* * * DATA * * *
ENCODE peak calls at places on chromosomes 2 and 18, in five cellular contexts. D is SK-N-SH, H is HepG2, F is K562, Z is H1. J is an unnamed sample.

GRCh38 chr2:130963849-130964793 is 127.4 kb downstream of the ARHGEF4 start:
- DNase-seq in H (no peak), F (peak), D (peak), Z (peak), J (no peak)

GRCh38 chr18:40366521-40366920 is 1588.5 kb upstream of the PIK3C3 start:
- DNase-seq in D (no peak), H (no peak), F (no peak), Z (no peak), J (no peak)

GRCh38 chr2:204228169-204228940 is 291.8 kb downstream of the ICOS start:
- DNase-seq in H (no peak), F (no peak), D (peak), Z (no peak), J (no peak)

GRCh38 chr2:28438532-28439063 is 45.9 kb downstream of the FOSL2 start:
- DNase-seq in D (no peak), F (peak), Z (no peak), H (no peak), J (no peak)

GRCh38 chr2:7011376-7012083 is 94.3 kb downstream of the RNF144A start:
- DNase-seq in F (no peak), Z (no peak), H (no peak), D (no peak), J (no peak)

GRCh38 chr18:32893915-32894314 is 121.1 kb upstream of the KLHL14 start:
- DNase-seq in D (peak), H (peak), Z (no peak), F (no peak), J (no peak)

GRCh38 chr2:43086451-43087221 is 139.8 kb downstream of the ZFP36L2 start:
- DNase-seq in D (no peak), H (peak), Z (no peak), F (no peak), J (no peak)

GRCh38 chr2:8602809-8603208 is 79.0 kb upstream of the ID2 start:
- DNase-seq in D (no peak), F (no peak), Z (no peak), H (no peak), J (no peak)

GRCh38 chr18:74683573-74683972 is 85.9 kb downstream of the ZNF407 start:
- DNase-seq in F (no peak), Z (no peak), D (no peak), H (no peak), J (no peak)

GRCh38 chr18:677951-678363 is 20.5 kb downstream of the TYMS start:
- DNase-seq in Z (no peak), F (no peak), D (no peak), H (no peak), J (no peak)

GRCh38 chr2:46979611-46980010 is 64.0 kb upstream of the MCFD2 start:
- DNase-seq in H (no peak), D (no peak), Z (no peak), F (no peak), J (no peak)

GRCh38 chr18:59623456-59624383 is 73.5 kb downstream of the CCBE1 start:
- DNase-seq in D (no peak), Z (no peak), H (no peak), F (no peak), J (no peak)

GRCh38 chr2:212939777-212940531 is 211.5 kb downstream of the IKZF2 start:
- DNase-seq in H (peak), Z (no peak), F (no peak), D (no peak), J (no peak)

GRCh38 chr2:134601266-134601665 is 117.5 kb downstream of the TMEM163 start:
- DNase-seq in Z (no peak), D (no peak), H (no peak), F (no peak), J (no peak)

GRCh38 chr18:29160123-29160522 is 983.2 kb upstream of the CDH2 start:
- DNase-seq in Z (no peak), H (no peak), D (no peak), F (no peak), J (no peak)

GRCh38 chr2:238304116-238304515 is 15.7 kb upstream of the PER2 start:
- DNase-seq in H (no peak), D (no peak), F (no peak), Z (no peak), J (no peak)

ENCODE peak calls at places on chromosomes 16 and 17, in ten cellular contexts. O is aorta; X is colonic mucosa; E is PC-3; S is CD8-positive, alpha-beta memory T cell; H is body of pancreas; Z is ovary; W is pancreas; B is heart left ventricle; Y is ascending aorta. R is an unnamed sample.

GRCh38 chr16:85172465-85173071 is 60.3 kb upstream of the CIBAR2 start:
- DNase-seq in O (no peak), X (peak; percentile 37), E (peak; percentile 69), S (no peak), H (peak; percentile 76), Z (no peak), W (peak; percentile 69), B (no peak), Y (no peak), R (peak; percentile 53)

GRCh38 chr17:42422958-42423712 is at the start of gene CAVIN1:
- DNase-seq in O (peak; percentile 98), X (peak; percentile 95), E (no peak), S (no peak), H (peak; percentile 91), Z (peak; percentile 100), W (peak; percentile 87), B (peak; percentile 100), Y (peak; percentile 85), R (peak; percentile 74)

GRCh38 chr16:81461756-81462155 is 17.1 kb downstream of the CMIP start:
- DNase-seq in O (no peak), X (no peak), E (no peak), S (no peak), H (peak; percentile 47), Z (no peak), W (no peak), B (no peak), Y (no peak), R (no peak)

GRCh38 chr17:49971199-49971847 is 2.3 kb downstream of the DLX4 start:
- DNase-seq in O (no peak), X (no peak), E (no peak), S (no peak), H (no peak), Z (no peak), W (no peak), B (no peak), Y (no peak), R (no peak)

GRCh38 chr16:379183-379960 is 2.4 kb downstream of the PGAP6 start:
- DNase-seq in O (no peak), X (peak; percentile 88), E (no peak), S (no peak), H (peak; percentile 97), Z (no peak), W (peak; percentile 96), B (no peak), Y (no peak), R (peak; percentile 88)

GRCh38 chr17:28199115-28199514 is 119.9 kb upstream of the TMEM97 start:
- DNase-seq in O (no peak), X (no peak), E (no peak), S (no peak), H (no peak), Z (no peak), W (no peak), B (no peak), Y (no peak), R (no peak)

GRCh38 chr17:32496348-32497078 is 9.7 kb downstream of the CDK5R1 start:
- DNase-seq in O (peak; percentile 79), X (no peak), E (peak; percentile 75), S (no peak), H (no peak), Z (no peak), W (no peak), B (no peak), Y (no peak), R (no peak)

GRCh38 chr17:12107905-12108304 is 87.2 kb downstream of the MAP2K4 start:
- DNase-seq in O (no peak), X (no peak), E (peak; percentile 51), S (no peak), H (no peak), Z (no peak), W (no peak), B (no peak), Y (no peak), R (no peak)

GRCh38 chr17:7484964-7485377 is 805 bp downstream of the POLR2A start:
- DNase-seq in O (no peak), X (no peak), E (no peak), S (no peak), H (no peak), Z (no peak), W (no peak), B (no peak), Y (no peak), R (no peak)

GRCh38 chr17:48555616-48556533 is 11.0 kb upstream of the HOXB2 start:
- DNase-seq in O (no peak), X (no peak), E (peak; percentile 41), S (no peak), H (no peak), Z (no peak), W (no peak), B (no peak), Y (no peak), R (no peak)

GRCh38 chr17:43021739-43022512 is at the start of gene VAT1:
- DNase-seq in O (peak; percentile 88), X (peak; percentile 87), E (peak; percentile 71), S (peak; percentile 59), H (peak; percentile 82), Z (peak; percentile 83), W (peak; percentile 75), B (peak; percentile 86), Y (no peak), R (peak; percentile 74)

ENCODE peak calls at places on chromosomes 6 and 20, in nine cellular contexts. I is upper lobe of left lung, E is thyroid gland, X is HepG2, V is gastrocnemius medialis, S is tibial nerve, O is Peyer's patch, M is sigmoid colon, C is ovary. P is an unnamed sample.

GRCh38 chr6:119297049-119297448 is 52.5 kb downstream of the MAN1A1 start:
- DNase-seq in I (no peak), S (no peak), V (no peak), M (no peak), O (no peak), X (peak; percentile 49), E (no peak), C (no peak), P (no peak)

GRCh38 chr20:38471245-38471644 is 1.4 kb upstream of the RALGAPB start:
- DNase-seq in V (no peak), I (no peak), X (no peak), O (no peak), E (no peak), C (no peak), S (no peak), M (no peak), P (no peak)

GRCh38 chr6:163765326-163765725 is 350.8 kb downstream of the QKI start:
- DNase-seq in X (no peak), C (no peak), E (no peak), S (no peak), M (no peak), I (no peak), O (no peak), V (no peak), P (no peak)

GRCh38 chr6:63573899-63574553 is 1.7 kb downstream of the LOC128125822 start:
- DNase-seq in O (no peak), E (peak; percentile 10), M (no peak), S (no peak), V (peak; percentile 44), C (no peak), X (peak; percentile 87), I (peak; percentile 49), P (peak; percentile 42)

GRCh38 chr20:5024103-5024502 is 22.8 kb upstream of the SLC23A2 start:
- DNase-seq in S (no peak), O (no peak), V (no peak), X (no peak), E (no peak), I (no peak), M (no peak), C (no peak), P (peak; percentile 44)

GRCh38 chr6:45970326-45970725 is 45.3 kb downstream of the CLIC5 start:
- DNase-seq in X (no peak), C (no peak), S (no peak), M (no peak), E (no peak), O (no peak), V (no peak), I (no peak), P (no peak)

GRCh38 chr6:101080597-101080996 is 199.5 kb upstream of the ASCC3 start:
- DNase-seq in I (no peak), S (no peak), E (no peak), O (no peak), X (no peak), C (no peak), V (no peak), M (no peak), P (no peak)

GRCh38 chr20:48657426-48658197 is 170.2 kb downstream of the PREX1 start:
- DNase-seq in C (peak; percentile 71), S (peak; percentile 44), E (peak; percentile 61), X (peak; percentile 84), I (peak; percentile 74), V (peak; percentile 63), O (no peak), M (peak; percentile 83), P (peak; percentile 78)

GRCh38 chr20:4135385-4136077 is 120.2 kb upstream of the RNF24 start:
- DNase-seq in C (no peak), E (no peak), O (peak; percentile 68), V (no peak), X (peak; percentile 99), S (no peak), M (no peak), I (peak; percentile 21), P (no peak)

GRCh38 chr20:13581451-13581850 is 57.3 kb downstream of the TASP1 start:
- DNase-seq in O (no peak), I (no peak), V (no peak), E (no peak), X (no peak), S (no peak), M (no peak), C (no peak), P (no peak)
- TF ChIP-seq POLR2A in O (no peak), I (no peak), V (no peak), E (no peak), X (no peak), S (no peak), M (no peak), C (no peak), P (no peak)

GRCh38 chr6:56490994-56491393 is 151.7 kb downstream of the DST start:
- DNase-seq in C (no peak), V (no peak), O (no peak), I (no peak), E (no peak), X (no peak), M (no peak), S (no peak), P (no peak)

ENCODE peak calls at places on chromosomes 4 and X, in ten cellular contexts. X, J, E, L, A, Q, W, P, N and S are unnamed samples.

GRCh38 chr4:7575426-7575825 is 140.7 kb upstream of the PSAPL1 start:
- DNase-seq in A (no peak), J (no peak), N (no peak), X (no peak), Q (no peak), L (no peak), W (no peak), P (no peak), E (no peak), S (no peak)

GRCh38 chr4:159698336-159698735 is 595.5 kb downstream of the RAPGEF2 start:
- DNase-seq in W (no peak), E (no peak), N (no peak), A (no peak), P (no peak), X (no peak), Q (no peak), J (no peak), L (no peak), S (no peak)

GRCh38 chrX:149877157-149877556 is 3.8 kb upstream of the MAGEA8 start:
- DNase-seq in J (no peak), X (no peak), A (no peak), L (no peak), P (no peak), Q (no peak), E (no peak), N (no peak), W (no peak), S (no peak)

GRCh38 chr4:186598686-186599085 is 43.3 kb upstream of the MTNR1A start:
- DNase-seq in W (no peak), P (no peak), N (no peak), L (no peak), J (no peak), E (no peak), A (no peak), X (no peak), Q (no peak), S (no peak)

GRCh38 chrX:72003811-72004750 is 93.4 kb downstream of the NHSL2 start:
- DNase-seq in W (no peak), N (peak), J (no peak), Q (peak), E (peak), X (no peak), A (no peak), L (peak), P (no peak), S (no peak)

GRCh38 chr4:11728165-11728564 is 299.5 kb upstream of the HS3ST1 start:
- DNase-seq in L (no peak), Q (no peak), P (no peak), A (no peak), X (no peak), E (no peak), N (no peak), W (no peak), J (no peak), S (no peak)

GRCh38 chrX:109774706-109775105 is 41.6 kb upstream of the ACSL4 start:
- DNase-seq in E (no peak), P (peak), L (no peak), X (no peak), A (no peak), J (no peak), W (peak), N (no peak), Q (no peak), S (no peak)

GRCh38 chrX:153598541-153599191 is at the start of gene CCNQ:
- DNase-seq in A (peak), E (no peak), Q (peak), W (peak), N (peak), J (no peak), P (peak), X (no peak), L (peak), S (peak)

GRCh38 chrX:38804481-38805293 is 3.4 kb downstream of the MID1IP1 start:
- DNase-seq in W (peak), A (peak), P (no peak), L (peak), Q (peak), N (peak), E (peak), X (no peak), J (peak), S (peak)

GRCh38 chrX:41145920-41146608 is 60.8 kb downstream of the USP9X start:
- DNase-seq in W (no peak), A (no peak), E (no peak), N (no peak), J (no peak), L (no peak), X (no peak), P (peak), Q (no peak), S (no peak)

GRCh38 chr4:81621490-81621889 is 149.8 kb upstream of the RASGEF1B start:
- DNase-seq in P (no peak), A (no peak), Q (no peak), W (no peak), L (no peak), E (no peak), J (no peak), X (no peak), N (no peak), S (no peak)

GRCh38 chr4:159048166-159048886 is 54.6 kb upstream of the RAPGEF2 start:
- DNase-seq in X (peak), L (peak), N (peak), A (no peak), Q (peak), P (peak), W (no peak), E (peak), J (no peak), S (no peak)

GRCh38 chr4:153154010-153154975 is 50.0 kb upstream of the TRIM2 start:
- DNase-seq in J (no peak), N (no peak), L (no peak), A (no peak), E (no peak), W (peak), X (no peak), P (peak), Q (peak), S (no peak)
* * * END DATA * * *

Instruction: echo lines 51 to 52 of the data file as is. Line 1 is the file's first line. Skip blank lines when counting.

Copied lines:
GRCh38 chr17:7484964-7485377 is 805 bp downstream of the POLR2A start:
- DNase-seq in O (no peak), X (no peak), E (no peak), S (no peak), H (no peak), Z (no peak), W (no peak), B (no peak), Y (no peak), R (no peak)